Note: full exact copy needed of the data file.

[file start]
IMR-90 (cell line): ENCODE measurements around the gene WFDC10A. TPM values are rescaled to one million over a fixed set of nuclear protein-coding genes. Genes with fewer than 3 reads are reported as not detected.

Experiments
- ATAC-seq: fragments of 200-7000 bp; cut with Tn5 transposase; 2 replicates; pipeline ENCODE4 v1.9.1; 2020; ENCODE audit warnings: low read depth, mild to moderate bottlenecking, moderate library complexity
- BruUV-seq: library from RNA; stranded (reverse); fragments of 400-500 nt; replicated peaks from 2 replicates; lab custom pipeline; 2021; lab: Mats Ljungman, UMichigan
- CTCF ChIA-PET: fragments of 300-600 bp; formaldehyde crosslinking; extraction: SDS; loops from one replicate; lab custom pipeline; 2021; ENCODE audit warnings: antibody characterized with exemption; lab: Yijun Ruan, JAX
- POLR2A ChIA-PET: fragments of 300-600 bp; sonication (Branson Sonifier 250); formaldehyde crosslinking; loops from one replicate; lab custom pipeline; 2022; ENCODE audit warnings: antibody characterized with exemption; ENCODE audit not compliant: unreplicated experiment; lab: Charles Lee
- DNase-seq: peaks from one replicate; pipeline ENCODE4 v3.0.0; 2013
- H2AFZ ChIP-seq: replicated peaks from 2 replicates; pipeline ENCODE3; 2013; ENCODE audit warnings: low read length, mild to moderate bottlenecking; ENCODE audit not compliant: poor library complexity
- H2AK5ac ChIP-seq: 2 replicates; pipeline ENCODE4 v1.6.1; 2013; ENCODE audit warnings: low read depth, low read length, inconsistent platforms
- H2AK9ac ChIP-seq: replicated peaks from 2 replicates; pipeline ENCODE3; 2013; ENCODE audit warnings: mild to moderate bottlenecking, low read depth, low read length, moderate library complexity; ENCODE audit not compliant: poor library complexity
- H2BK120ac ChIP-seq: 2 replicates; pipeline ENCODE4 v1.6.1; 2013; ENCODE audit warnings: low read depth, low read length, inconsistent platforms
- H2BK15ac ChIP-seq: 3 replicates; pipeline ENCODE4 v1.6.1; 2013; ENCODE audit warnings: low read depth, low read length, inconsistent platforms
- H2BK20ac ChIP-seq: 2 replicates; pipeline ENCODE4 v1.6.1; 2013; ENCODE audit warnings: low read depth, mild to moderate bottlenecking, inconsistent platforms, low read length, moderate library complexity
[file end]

IMR-90 (cell line): ENCODE measurements around the gene WFDC10A. TPM values are rescaled to one million over a fixed set of nuclear protein-coding genes. Genes with fewer than 3 reads are reported as not detected.

Experiments
- ATAC-seq: fragments of 200-7000 bp; cut with Tn5 transposase; 2 replicates; pipeline ENCODE4 v1.9.1; 2020; ENCODE audit warnings: low read depth, mild to moderate bottlenecking, moderate library complexity
- BruUV-seq: library from RNA; stranded (reverse); fragments of 400-500 nt; replicated peaks from 2 replicates; lab custom pipeline; 2021; lab: Mats Ljungman, UMichigan
- CTCF ChIA-PET: fragments of 300-600 bp; formaldehyde crosslinking; extraction: SDS; loops from one replicate; lab custom pipeline; 2021; ENCODE audit warnings: antibody characterized with exemption; lab: Yijun Ruan, JAX
- POLR2A ChIA-PET: fragments of 300-600 bp; sonication (Branson Sonifier 250); formaldehyde crosslinking; loops from one replicate; lab custom pipeline; 2022; ENCODE audit warnings: antibody characterized with exemption; ENCODE audit not compliant: unreplicated experiment; lab: Charles Lee
- DNase-seq: peaks from one replicate; pipeline ENCODE4 v3.0.0; 2013
- H2AFZ ChIP-seq: replicated peaks from 2 replicates; pipeline ENCODE3; 2013; ENCODE audit warnings: low read length, mild to moderate bottlenecking; ENCODE audit not compliant: poor library complexity
- H2AK5ac ChIP-seq: 2 replicates; pipeline ENCODE4 v1.6.1; 2013; ENCODE audit warnings: low read depth, low read length, inconsistent platforms
- H2AK9ac ChIP-seq: replicated peaks from 2 replicates; pipeline ENCODE3; 2013; ENCODE audit warnings: mild to moderate bottlenecking, low read depth, low read length, moderate library complexity; ENCODE audit not compliant: poor library complexity
- H2BK120ac ChIP-seq: 2 replicates; pipeline ENCODE4 v1.6.1; 2013; ENCODE audit warnings: low read depth, low read length, inconsistent platforms
- H2BK15ac ChIP-seq: 3 replicates; pipeline ENCODE4 v1.6.1; 2013; ENCODE audit warnings: low read depth, low read length, inconsistent platforms
- H2BK20ac ChIP-seq: 2 replicates; pipeline ENCODE4 v1.6.1; 2013; ENCODE audit warnings: low read depth, mild to moderate bottlenecking, inconsistent platforms, low read length, moderate library complexity